As the coronavirus pandemic entered its fourth week, I was feeling signs of “cabin fever” and perhaps engaging in a little pity party for myself. Then I received a letter from a friend named Randy who is currently incarcerated in a Michigan prison. Randy is used to being in “isolation” and practicing “social distancing.” Every day he spends 21 hours in a cell which measures six-by-eight feet.
In his letter Randy writes, “I am in my cell 21 hours each day, all by myself and not knowing what my future holds. I try to keep my mind busy with studying God’s words and doing Bible studies. I also am reading novels whenever someone has one to share. (There is no library or book cart here.) I read to keep my mind off the loneliness and the isolation. I also write letters to my friends and search for what I can say to them; for, in my little 6’ x 8’ cell, there’s nothing but the same things day in and day out.
“The only time I have contact with others is during mealtime, and we do get 30 minutes of outdoor time once a week and on weekends. Last week a young man in his twenties killed himself by jumping off the third-floor balcony; he couldn’t deal with being locked away from everyone each day. Isolation and fear can weaken a person’s mind—especially when he feels there’s no hope in sight.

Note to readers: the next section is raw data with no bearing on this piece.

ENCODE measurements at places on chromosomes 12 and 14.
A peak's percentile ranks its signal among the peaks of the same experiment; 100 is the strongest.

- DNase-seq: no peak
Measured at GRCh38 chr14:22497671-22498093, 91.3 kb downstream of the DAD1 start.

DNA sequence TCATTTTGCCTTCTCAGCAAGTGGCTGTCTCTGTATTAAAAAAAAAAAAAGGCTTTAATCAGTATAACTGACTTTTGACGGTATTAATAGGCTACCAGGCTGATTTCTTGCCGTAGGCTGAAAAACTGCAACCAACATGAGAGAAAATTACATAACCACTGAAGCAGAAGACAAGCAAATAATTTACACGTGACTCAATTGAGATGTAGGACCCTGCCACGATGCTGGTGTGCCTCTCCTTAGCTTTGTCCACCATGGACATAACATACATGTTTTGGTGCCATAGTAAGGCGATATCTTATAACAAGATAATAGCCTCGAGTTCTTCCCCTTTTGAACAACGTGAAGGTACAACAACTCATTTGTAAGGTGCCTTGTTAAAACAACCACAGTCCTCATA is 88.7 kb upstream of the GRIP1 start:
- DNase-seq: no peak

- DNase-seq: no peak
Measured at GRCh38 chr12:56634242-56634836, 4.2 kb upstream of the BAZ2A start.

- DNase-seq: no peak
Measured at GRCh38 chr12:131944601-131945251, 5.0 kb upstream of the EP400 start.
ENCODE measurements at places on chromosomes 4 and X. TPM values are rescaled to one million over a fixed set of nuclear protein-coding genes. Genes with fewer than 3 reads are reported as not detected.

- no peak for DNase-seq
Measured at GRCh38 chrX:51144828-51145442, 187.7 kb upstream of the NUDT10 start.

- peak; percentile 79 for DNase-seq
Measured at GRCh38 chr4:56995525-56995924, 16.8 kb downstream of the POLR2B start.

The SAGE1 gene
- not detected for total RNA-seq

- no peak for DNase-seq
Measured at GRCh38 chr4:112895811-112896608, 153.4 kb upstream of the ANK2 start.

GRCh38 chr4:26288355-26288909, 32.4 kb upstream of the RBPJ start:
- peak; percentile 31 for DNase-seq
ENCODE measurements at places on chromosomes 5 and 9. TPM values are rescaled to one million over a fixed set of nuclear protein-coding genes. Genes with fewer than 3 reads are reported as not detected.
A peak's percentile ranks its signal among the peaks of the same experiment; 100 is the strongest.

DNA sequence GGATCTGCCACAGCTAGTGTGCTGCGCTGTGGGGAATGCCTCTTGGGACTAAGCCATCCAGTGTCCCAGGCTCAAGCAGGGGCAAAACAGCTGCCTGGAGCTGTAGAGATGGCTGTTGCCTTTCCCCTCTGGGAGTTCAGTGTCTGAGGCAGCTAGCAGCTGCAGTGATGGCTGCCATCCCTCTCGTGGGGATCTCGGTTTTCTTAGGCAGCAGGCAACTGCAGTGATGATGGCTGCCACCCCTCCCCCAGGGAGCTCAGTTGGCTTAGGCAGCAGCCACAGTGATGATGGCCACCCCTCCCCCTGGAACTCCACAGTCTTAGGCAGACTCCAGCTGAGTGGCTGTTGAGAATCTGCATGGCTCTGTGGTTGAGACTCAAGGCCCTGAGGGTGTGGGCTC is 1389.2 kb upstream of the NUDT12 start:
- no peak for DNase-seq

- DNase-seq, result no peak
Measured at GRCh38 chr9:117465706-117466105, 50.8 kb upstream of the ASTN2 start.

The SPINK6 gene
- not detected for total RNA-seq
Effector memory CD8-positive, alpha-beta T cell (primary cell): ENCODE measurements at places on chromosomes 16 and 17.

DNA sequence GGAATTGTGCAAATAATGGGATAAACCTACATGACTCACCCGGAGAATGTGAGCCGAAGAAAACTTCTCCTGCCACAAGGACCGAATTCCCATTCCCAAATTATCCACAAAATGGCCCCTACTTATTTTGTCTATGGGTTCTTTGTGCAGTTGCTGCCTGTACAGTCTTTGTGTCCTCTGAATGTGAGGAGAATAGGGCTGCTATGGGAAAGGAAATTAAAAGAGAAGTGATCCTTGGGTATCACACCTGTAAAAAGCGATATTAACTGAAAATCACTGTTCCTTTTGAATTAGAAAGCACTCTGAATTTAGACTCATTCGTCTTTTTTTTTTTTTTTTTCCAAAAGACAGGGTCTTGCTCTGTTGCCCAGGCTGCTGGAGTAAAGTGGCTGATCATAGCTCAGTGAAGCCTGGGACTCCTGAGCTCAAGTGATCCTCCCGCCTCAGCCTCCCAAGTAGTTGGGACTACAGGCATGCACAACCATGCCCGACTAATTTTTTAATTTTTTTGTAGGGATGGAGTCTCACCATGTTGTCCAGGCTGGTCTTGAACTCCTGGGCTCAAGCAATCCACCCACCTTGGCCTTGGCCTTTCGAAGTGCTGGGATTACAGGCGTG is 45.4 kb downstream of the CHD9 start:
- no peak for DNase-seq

I pray for all the people with this coronavirus going around the world. May the good Lord be with us all.”
Randy closes his letter with, “If anyone would like to write to me, I’d be happy to answer their letters! We all need to have someone in our lives! God Bless.”
(Randy Simpson 387204, Charles Egler Facility, 3855 Cooper St., Jackson, MI 49201-7547)
After reading Randy’s letter, I looked around and saw all the open spaces that Larry and I have access to. Randy’s letter reminded me to give thanks for the freedom I have to go outside and walk and breathe in fresh air and notice the daffodils and signs of spring.
I think to myself, “I am spoiled.” If Randy can stay positive while confined to a 6’x8’ home, then I need to put on a shelf all my present grumblings about the inconvenience of social distancing. Perhaps I should follow Randy’s example and, like him, spend more time studying God’s word, writing letters and praying.
Thanks, Randy, for teaching me a better way to be.